The British Social Attitudes Survey showing a decline in religious affiliation among the UK population drew some predictable headlines yesterday from the Guardian and others. To those of us who are active churchgoers, it was hardly news. With some remarkable exceptions, we have watched congregations becoming older and fewer in number. Inevitably, there will be more calls for the privileges of the Churches to be abolished, although I have a suspicion that there will be less enthusiasm for ending all the charitable work done by Christian organizations.
Time was, of course, when ‘the decline of religion’ would have meant something more specific: the decline of monks, nuns and monasteries. Today is our Foundation Day here at Howton Grove and I have been thinking about the way in which monasticism has lost some of its vigour in the UK during my lifetime. There has been a sharp numerical decline; there have been experiments in ‘new monasticism’ that have very little that is truly monastic about them except the name; and there has been an expansion of what I call ‘monasticism lite’ such as that propounded by Rob Drehrer which largely consists in rejecting the world rather than seeking to redeem it. Before anyone howls in protest, let me say that I think the essence of monasticism is simple: it is the wholehearted search for God in community, lived under a rule and an abbot, as Benedict says. For a few — a very few, and only after long testing — it is an eremitical vocation; but for most monks and nuns it is the daily living out of one’s vocation within a fallible, physical community that knocks the rust off, so to say. It implies total renunciation of private ownership, lifelong single chastity, an obedience not merely modelled on that of Christ but participating in his obedience to the Father. As such, it is not for everybody.*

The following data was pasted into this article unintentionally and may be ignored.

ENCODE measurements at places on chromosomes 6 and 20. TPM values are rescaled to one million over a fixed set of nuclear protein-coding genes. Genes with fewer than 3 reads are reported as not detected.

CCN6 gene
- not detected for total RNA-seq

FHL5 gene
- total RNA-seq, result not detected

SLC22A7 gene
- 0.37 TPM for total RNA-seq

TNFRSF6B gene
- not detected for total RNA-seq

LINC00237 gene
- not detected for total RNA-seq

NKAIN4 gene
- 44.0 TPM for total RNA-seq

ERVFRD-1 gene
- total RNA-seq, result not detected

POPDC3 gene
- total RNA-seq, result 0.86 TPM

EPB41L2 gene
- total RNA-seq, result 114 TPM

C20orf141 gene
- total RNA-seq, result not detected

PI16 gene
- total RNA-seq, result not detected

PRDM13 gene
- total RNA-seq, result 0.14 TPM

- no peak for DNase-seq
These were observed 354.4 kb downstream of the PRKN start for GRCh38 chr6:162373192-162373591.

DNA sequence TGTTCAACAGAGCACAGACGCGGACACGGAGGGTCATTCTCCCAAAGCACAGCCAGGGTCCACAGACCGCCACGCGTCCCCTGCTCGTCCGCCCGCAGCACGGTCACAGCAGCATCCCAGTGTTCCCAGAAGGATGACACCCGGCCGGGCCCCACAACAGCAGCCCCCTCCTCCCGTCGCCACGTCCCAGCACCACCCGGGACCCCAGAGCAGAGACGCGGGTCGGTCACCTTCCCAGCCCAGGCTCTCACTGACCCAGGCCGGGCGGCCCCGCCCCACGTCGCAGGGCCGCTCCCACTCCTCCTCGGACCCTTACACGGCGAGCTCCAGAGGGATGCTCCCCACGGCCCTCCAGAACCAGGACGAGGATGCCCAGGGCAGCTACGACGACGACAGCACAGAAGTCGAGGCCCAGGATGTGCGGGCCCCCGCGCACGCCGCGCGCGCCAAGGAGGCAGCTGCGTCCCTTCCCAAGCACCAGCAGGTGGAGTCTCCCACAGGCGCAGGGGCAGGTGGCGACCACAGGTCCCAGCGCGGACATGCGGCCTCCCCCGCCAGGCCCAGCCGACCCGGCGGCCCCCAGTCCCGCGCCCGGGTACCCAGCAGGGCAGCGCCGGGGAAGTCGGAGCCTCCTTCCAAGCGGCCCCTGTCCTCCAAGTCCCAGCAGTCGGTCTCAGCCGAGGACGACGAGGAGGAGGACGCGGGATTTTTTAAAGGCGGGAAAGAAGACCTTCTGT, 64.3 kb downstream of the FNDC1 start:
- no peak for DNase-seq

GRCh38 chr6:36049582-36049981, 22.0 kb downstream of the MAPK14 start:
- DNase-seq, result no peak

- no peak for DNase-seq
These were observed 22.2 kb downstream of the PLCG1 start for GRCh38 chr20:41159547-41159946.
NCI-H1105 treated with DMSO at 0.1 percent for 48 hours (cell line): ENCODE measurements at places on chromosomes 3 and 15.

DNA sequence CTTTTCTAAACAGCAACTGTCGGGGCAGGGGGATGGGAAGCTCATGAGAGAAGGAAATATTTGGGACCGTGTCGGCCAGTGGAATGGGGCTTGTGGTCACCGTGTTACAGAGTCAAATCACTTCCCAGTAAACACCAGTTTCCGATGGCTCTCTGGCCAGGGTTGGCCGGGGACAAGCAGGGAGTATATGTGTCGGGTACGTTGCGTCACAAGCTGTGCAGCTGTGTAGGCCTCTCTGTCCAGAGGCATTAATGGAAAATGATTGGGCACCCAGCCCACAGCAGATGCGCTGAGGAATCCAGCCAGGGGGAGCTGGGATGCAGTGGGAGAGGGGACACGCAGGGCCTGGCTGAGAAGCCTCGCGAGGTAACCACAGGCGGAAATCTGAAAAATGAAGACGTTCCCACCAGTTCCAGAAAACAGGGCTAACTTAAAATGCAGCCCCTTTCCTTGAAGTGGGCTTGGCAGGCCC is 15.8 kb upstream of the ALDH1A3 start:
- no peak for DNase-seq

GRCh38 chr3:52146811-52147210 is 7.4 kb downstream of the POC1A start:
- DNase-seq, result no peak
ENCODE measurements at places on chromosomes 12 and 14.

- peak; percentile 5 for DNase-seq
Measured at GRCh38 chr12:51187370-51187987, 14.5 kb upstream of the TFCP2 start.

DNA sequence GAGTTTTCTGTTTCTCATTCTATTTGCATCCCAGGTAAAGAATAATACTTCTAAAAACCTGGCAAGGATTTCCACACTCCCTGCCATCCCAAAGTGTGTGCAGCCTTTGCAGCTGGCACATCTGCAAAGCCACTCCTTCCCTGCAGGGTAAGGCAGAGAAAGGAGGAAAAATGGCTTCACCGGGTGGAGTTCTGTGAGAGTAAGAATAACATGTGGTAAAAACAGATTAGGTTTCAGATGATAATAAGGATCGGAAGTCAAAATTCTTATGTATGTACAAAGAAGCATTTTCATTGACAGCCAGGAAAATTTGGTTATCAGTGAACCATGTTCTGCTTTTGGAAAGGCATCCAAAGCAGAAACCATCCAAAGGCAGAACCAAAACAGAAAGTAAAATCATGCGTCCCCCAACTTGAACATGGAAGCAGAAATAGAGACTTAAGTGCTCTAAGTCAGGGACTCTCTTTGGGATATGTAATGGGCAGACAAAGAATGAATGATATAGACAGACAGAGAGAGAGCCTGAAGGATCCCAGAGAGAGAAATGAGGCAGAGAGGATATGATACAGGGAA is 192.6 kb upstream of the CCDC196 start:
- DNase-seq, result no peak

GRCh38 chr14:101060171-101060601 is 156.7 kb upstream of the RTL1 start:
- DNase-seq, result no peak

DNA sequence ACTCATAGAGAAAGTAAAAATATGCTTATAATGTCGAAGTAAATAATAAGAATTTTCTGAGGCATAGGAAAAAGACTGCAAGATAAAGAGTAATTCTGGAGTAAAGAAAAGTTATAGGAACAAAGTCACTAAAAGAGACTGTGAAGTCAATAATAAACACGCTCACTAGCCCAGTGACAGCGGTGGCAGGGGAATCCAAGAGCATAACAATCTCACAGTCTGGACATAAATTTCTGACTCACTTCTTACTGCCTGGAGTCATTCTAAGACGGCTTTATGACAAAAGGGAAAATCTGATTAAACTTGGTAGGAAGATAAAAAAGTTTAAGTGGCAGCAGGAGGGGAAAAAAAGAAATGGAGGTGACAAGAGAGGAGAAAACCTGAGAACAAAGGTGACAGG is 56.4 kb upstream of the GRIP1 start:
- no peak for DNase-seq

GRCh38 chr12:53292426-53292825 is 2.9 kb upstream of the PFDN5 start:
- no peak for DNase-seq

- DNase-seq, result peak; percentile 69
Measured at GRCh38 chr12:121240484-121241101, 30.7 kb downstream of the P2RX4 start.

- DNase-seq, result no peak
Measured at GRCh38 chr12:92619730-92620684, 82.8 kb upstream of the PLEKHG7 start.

I am sometimes asked why we do not have more vocations to the community here. People are sometime surprised when I answer that I think we have had a few but either we, or the one to whom the vocation was given, have not responded as generously as we might. It takes courage to join a small community; it also takes courage to welcome into community someone who is going to make enormous demands on the community’s time and resources and change the community by belonging to it. I hope we are flexible about secondary matters, but we are not prepared to soften or play down any of the demands of our monastic commitment. The vows we make are vows, not ‘maybes’ or ‘with reservations’.
That, I think, is the crux of the matter. Monasteries do not have to go on doing the same things in the same way to be true to their vocation, but they do have to go on being utterly faithful to their commitment to monastic living. I see our development of an online community as being a great grace, a way of allowing us to fulfil our duty of hospitality, of extending a welcome to many we could not otherwise meet. But that outreach is only possible insofar as we maintain the hidden side of our lives: the unseen hours of private prayer, study, work and renunciation that characterize a monastic vocation.
Today we give thanks for all the blessings we have received as a community: for those who have supported us, encouraged us, joined themselves to us as oblates or formed part of our online community. We also renew our commitment to service and to praying for those who have no time to pray or who do not know how great is their need of God. May the Lord God bless us all.
*I am not writing here of oblates but only of monks and nuns.